Nothing can keep Treyven Gallegos from making music – not a pandemic, and definitely not some lost footage.
While on a trip to Arizona this summer, the Cheyenne-based rapper – otherwise known as Trey Wrks – filmed a music video for his latest song, “It’s Over,” with a video producer and director who goes by NuckFate. The videographer called Gallegos about a week after the shoot and told him the footage was nowhere to be found, but he was going to be back in Denver soon and could reshoot it.
Gallegos pushed his frustration aside and agreed, and the results were even better than the first time around.
“The area we were in looked even better, and I had it more planned out in my head,” Gallegos said of the second take, which was filmed in the pool of TAVA Waters apartment complex in Denver and beside Windsor Lake in Windsor, Colorado. “The water symbolizes me accepting everything in my past is ‘over,’ and washing all the bad and negative memories away.”
Gallegos, who works for the city by day and focuses on his music in his free time, has been continually shooting music videos since COVID-19 closed businesses and schools back in March. Being stuck inside only pushed his creativity further, the musician said, and he wanted this latest video to be an accurate representation of how he’s been feeling.
“It’s Over” is about heartbreak, and Gallegos said that’s an experience he and his brother, fellow rapper Terren Gallegos (who goes by the stage name 2une Godi and opened for The Sugarhill Gang with him last September), have shared. They even have the matching heartbreak tattoos to prove it.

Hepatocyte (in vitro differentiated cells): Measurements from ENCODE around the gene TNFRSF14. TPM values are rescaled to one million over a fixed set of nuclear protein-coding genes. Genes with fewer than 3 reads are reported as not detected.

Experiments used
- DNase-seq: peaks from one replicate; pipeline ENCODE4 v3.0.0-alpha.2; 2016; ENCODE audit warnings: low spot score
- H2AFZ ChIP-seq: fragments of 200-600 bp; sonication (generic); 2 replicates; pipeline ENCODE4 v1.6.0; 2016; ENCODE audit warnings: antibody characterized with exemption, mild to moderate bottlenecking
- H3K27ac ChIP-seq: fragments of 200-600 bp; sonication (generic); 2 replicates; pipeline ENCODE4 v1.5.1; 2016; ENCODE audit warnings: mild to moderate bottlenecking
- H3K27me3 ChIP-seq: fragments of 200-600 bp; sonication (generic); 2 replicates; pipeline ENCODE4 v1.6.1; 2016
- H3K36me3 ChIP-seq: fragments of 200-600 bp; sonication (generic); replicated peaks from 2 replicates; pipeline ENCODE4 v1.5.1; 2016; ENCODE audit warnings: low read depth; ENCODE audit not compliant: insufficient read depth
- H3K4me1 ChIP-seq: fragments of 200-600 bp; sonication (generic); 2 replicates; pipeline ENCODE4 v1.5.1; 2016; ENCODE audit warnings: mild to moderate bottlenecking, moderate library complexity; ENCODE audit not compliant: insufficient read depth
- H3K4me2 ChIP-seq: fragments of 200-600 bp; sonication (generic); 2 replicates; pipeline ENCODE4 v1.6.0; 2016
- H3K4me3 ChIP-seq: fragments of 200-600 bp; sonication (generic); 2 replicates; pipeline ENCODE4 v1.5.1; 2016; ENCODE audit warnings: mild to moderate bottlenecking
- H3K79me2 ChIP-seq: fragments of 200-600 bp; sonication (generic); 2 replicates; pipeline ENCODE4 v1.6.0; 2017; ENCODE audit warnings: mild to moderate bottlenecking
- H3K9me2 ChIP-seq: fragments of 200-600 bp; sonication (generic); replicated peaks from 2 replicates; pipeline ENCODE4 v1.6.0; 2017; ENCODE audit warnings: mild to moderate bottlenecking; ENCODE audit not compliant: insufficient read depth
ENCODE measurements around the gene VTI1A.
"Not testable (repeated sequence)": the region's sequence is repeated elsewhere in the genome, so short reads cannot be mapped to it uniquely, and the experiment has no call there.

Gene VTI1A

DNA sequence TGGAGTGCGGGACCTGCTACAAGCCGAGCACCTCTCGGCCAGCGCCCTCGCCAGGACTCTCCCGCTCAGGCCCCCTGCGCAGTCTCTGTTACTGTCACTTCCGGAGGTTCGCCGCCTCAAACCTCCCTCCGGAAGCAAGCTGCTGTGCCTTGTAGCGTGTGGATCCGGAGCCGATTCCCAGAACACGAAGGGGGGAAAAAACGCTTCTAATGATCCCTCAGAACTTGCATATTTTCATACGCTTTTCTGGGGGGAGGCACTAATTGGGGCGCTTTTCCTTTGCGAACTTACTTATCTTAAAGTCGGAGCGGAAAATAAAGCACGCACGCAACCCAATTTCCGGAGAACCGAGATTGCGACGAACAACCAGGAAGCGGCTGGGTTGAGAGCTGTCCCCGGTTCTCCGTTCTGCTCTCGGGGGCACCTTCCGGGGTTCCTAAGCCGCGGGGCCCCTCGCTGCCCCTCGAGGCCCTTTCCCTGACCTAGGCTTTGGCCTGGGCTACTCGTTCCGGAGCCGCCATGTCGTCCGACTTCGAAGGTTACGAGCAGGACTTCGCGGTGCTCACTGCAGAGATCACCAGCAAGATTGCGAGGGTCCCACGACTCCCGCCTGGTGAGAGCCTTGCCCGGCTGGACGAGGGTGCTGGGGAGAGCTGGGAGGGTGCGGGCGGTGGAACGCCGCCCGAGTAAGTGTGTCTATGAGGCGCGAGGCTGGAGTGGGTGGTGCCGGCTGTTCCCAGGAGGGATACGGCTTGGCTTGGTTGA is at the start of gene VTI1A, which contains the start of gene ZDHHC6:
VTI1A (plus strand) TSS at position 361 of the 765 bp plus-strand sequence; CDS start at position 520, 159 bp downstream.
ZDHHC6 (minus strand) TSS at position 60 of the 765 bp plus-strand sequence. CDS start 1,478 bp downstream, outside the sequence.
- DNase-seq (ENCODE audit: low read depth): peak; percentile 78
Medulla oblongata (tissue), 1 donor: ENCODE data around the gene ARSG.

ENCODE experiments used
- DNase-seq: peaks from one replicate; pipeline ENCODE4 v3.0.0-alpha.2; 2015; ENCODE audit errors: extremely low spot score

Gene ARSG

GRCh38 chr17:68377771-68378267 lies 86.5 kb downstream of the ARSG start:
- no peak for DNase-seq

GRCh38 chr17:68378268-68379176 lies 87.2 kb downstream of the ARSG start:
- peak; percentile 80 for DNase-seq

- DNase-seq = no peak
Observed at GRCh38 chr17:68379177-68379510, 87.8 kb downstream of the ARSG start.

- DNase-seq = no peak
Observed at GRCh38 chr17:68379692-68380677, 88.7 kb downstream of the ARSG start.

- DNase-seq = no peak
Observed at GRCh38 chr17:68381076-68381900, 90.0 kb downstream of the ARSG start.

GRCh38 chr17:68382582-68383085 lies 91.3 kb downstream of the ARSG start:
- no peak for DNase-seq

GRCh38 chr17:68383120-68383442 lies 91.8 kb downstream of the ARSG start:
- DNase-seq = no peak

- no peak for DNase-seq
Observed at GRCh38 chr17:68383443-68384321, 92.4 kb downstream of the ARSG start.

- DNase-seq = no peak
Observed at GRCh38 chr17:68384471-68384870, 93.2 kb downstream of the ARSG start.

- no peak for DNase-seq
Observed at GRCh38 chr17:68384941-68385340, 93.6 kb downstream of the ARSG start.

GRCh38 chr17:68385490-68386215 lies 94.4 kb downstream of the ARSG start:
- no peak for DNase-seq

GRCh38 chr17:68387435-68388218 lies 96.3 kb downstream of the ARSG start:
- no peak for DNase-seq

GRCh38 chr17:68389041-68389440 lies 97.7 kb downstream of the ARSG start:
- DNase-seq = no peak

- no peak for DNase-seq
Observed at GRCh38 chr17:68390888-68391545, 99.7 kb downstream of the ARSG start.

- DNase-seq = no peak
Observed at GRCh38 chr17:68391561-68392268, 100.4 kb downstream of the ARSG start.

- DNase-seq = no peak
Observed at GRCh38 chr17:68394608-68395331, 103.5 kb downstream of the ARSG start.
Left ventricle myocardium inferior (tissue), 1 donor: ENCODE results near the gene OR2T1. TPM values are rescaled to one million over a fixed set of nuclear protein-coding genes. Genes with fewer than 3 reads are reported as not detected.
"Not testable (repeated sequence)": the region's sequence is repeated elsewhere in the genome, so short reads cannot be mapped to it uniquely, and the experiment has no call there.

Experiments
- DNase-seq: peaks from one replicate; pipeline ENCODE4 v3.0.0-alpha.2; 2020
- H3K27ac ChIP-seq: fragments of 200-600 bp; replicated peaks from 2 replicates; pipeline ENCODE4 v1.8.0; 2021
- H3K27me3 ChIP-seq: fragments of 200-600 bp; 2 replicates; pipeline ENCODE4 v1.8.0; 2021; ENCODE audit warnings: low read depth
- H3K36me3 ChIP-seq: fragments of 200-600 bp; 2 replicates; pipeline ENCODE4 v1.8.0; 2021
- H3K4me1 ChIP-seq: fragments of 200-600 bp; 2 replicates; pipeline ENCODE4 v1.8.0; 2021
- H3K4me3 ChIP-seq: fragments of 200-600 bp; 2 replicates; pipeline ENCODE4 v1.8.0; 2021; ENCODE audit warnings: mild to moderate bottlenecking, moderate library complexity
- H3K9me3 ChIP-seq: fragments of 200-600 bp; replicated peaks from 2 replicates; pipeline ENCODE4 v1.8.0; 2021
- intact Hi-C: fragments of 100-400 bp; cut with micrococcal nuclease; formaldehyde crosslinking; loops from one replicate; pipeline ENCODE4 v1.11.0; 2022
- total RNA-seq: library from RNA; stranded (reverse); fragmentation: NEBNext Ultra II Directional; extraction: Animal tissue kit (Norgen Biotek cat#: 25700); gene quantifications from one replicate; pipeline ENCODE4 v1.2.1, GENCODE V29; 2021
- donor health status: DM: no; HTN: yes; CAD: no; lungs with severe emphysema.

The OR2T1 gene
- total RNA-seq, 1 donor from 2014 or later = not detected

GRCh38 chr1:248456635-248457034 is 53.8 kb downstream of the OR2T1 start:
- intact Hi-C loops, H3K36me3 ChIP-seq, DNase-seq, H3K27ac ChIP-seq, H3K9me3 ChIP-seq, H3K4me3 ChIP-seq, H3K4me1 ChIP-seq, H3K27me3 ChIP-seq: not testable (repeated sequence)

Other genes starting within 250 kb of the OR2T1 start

But the song isn’t your classic take on a love lost. Gallegos was listening to a lot of Juice Wrld when he was writing it, and he says that influenced him to make something about going through depression and anxiety.
“A lot of people go through that, so listening to his music inspired me. I try to go with what I feel, and he’s a great inspiration for that,” Gallegos said. “I’m keeping it more real with everybody.”
Gallegos loves to rap, but he also loves to sing, and he said this song shows off his affinity for harmonizing. The overall aesthetic is far from the pick-yourself-up-by-your-bootstraps vibe one could expect from a Cheyenne native, but that’s what he’s going for.
“People don’t think I’m from Cheyenne, Wyoming,” he said. “I’m trying to tell people it’s OK to be yourself and have feelings and show what I go through personally. A lot of people don’t know how to express themselves, and I used to be one of those kids. Music influences people so much today … so if someone from Cheyenne can make it, you can, too. Hopefully I can put Cheyenne on the map for us.”
Gallegos was supposed to go on tour this summer before the novel coronavirus canceled all his shows, but he didn’t sit around and sulk at the change in plans. Instead, he put all his energy into creating music and brainstorming video concepts, and the amount of work he’s produced lately speaks volumes.
Of the five music videos released on his Trey Wrks YouTube channel since February, no two are similar. Gallegos said this is intentional. He tries to use a different videographer for every shoot to keep things fresh and explore a wide variety of aesthetics.
His recent quarantine-era creativity boost also improved his marketing, Gallegos added, just in time for more people to be stuck inside seeking entertainment.
“It kind of helped me for the better, because for a while everyone was out of jobs and didn’t have things going, so it motivated me to go harder and push my music on social media,” he said. “More people are tuning in because of the pandemic, and I’m trying to push as much music as I can and be ready for 2021.”
The future will no doubt include more songs and accompanying music videos for Gallegos, but he said he’s most looking forward to performing live for a hometown crowd. Nothing is finalized yet, but he’s working on nailing down an October concert in downtown Cheyenne.
He said fans can also expect more collaborations with his brother and more content on social media.
As for the broader future of the music industry, Gallegos isn’t worried.
“We don’t have no choice but to bounce back,” he said. “As soon as things get back to normal and … once we can get shows in, we’ll bounce back.”